Morphological evidence of speciation in croaking geckos (Aristelliger spp.)

Open Access
Rutter, Amy R
Area of Honors:
Bachelor of Science
Document Type:
Thesis Supervisors:
  • S Blair Hedges, Thesis Supervisor
  • James Harold Marden, Thesis Supervisor
  • James Harold Marden, Honors Advisor
  • Heather M Hines, Faculty Reader
  • Aristelliger
  • Caribbean
  • croaking gecko
  • cryptic diversity
  • Jamaica
  • morphology
  • speciation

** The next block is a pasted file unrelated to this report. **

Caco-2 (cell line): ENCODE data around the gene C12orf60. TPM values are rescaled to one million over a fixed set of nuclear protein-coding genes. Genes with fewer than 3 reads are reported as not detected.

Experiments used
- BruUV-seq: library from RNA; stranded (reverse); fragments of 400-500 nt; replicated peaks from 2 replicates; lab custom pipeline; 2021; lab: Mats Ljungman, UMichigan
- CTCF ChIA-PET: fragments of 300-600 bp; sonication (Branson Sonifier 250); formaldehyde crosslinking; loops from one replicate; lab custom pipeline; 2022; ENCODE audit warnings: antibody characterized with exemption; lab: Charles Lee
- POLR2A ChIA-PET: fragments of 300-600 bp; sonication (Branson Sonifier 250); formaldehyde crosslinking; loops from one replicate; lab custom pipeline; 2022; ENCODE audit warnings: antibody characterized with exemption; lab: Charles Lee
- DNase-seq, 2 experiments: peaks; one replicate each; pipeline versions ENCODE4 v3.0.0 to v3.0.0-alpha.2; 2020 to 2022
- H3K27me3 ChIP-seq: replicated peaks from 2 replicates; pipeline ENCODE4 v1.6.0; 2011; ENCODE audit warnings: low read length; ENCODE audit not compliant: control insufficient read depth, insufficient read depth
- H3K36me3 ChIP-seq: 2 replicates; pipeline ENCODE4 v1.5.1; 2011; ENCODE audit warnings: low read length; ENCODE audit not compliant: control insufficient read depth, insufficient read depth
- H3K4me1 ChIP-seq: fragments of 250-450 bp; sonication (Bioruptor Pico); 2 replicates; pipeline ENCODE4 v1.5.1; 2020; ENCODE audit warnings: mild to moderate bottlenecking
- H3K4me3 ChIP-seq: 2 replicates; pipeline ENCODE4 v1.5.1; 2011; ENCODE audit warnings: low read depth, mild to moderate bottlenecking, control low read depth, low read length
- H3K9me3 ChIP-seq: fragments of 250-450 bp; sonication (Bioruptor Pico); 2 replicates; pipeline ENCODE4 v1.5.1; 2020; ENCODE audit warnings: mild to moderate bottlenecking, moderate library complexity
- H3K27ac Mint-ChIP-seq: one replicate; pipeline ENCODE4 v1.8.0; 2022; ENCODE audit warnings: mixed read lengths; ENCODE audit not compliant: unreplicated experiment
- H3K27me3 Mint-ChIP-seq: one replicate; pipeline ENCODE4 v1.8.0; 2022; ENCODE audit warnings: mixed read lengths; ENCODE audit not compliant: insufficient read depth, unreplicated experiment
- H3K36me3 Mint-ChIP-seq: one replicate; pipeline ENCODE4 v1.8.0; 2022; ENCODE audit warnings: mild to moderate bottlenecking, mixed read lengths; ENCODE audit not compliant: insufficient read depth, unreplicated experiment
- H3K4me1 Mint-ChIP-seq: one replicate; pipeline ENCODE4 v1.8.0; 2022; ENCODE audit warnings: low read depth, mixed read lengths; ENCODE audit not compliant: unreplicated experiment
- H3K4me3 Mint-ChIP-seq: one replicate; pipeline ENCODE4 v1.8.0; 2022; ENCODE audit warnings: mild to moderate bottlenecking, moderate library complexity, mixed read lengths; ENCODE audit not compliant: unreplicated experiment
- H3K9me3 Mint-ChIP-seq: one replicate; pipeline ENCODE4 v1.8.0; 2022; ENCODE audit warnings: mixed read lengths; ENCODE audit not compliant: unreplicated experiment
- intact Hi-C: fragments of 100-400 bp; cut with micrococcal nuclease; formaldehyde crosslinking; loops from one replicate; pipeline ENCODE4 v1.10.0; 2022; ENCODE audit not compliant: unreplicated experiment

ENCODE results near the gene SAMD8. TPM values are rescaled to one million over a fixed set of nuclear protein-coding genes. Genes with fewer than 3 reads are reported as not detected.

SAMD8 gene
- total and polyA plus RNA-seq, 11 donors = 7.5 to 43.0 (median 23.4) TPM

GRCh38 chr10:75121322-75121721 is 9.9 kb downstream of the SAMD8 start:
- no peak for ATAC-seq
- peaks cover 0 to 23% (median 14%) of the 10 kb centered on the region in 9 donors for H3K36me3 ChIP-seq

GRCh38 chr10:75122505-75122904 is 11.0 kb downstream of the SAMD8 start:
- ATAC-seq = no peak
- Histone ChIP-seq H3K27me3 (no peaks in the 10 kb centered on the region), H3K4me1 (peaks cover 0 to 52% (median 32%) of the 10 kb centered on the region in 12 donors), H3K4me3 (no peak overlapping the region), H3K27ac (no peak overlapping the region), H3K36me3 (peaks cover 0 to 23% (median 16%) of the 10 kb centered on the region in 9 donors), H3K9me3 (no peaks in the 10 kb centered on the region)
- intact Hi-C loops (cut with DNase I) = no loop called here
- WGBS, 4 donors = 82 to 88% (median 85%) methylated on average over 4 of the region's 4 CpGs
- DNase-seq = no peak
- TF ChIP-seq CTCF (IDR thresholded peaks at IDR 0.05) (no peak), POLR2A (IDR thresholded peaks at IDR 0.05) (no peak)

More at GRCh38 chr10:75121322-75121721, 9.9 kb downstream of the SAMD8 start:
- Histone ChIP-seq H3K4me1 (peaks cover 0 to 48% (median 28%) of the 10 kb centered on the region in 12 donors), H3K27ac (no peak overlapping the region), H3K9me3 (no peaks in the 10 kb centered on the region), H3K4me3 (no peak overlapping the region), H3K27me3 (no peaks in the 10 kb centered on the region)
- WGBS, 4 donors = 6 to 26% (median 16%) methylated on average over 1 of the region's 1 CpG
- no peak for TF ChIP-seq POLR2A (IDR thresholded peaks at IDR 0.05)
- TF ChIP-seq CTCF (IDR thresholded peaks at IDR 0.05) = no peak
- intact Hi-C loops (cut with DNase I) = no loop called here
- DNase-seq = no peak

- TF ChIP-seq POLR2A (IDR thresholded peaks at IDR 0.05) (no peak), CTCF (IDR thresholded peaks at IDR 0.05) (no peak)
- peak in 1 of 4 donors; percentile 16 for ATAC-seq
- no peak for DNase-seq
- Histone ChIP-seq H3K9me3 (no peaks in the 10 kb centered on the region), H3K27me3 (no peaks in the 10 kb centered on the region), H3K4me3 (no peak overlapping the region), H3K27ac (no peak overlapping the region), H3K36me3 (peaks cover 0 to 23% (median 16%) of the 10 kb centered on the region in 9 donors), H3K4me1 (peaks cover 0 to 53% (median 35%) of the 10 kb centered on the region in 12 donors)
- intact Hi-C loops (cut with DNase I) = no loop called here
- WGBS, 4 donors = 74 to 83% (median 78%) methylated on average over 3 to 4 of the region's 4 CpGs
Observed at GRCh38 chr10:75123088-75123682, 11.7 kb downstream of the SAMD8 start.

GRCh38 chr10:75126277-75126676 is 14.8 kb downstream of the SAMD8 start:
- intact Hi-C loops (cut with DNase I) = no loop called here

The Caribbean has been identified as a region containing cryptic diversity through the genetic analyses of numerous taxa. The croaking gecko species within the genus Aristelliger have been historically difficult to separate from one another, but phylogenetic analyses of mitochondrial DNA by Cloud (2013) revealed several distinct clades within the currently recognized species. Using these clades as a guide, this study seeks to discover if there is morphological evidence of speciation within the currently recognized species Aristelliger praesignis and A. georgeensis. By analyzing over 400 museum specimens using a suite of both conventional and unconventional body proportion, scalation, and pattern characteristics, potential species were morphologically diagnosed. We identified a total of eleven new species and suggest that A. irregularis and A. nelsoni be promoted to full species status again. At least one characteristic can be used to completely differentiate one species from another in 91% of pairings, with several slightly overlapping characters (<15%) being used for all other pairings. In many comparisons, there are several characteristics that provided complete separation in addition to numerous slightly overlapping characters. Additional phylogenetic analyses, especially of A. praesignis nelsoni and A. georgeensis, would be beneficial to support our proposed separation of species within the genus Aristelliger.